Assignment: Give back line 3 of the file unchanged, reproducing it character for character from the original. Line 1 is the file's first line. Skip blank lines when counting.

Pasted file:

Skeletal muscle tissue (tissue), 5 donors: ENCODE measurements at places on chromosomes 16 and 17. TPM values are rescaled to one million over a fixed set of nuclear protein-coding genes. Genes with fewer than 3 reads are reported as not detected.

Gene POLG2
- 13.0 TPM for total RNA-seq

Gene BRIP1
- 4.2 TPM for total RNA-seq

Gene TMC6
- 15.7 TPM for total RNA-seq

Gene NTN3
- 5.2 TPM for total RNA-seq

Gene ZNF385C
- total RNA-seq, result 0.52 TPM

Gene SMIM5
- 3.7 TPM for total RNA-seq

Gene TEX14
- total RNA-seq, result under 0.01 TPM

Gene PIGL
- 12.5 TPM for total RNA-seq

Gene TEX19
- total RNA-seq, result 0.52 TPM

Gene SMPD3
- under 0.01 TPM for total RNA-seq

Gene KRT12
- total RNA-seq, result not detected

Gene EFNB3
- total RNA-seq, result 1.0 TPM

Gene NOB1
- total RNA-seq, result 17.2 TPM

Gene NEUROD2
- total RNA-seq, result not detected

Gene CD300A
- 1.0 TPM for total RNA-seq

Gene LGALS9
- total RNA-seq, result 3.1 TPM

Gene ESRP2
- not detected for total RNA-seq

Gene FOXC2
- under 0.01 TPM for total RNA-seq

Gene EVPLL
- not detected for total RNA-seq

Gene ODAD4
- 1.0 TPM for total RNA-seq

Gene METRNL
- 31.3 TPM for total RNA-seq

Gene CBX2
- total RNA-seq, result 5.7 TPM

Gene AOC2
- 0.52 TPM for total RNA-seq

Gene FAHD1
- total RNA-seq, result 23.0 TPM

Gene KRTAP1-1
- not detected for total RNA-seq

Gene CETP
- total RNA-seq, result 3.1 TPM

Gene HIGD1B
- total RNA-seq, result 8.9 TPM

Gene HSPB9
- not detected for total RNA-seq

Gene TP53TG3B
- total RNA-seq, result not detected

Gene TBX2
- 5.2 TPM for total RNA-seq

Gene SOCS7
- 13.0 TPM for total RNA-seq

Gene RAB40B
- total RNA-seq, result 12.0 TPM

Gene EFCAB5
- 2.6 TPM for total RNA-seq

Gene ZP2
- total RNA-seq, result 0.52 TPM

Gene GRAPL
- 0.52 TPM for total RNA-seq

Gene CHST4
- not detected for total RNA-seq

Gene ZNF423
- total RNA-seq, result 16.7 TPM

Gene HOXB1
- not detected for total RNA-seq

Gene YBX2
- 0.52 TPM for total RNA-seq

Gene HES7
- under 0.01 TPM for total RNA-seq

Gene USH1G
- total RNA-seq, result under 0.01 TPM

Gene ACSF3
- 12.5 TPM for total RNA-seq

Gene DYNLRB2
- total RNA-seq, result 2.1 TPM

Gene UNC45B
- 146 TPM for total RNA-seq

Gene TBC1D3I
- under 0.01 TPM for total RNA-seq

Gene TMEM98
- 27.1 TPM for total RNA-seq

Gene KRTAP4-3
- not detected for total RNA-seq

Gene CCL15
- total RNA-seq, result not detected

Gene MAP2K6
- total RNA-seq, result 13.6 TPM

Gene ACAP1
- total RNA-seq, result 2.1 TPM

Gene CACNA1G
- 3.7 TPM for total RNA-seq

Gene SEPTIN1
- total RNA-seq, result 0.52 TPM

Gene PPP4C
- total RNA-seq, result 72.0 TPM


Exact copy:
- 13.0 TPM for total RNA-seq